Many people are used to getting their certificates of deposits (CDs) directly from a bank, but what many people don’t know is that they can get CDs from a third party who negotiates with banks. These types of CDs are known as brokered CDs, and you should know the potential risks and benefits of brokered CDs before you invest in one.
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Table of Contents
What Is a Brokered CD?
Simply put, a brokered CD is one where a third-party broker negotiates the terms and CD rates with banks on behalf of the customer.
Rather than shopping for CDs by yourself and contacting a bank directly to sign up for one, a broker does the legwork for you. The brokers that will be dealing with your CD know the market well and have a network of banking contacts that will make it easier to select the best deal for you.
However, there can be cases where the broker’s role may involve more than just researching the best CD rates for you. If the broker does a lot of CD business, it may have the buying power to negotiate special rates for its clients. They may also construct a portfolio of various CDs for you across different banks, without your having to deal with multiple banks.
FDIC Insurance and Brokered CDs
Traditionally, CDs held at banks are covered by FDIC insurance up to the full limit, which is $250,000 per depositor at any one bank. Does the same protection apply to brokered CDs?
Under the right circumstances, a brokered CD can be covered by FDIC insurance just the same way as if you had opened the CD directly at the bank. However, you should make sure that the CD you are investing in is issued by an FDIC-insured bank.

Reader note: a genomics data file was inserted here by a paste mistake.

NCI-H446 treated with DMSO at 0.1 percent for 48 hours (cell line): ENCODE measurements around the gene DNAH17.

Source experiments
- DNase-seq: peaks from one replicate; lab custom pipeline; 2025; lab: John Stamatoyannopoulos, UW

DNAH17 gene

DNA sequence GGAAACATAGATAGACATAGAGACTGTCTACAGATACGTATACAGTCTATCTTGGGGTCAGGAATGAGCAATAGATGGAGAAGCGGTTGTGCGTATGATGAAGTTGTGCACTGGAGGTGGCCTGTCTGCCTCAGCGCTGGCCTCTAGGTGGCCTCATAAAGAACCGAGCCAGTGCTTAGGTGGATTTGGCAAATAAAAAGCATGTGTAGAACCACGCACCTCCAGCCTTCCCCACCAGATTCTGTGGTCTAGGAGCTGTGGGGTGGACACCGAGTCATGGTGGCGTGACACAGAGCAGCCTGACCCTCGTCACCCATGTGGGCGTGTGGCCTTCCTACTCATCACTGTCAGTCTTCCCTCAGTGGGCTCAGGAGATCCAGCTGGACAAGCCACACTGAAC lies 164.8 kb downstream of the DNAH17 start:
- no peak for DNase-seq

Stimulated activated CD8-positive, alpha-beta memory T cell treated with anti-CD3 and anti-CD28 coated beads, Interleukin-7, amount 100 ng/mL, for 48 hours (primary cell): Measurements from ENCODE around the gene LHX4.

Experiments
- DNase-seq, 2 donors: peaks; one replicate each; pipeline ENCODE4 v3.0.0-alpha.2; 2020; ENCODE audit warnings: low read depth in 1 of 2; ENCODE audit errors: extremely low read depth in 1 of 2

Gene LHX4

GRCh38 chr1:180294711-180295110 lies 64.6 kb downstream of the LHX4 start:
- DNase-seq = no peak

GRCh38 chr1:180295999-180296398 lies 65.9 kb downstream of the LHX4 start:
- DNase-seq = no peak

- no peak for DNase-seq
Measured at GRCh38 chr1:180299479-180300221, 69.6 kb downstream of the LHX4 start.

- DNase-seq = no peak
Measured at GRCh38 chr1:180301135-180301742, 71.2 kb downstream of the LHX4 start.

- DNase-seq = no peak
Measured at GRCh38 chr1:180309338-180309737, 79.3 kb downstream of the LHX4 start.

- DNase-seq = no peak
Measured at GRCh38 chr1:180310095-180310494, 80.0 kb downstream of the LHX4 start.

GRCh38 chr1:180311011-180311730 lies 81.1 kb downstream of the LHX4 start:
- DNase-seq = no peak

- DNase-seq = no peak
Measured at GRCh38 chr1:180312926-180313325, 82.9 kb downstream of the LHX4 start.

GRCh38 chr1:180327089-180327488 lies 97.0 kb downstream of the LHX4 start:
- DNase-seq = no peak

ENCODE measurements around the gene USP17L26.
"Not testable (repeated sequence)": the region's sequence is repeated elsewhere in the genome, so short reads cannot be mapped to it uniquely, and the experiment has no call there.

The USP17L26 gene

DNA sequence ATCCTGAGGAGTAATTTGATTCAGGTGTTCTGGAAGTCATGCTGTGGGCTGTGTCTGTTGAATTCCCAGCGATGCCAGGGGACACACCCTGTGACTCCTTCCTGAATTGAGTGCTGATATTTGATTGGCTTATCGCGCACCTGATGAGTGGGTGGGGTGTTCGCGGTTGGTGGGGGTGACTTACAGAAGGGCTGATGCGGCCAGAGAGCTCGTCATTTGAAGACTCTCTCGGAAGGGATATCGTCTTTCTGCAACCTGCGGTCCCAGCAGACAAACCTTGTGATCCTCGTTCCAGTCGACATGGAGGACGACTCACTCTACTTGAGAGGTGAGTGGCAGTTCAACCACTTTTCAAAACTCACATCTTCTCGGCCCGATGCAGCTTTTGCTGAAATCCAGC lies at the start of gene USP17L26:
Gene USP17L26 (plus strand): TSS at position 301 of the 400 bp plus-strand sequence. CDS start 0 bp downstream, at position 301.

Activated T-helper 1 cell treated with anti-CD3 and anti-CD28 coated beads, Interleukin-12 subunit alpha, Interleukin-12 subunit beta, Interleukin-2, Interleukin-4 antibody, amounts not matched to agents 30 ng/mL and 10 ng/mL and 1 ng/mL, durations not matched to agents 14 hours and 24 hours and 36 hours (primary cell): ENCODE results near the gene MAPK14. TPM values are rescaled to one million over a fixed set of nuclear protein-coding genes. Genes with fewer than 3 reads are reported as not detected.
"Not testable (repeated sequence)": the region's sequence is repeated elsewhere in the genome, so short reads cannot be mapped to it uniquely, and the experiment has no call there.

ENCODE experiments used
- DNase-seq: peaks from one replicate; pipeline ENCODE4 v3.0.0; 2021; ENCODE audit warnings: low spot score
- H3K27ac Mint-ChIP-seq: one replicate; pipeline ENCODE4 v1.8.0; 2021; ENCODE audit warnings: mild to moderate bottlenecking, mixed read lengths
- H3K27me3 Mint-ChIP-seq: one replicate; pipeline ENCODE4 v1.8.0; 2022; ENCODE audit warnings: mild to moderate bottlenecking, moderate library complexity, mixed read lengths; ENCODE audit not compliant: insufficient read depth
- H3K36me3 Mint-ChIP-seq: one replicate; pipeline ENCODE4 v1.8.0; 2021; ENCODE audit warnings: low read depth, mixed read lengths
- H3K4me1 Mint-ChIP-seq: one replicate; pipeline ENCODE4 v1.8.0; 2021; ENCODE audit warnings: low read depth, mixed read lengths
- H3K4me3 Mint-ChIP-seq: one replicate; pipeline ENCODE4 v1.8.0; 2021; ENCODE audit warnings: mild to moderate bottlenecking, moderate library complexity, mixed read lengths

Potential Benefits of Brokered CDs
Since CDs are readily available from many different banks, why would you involve a third party like a broker?
Brokered CDs are touted as having the following potential benefits:
The possibility a broker could find higher rates
If you were to go to the bank and try to negotiate your own CD, it is very unlikely that you will get a good deal. Simply put, you won’t have a lot of bargaining power with the bank. After all, you are just one out of thousands of customers.
However, a broker who can come to the bank representing a large number of clients may represent a large enough volume of business to negotiate special terms and rates with the bank. These special terms may include a lower early-withdrawal penalty and/or a preferred interest rate.
Additional FDIC insurance while dealing with one source
If your deposit were to exceed the $250,000 FDIC insurance limit, you can keep your deposits insured if you spread them out among multiple banks.
A broker would be able to manage that for you so you could get the insurance benefit of depositing money at different banks without having to deal with each of these financial institutions separately.
A chance to optimize a CD ladder without dealing with multiple banks
CD ladders are basically a series of different CDs that mature at different times. Although it sounds like a good idea to put together a CD ladder by investing in a range of different CDs at the same bank, it isn’t always the best way.
It may turn out that the bank offering the best 1-year CD rate is not the same as the bank with the best 5-year rate. Having a broker manage your CD ladder for you is one way to get the best rate for each type of CD without the trouble of having to deal with multiple banks.
A secondary market could create added liquidity
Normally, when you put money into a CD, your money is locked in for the duration of the term of the CD. If you wanted to take your money out early, you would have to pay an early-withdrawal penalty. However, a broker who is helping several clients invest in CDs might be able to find a buyer for your CD, thereby allowing you to take your money out before its term is up.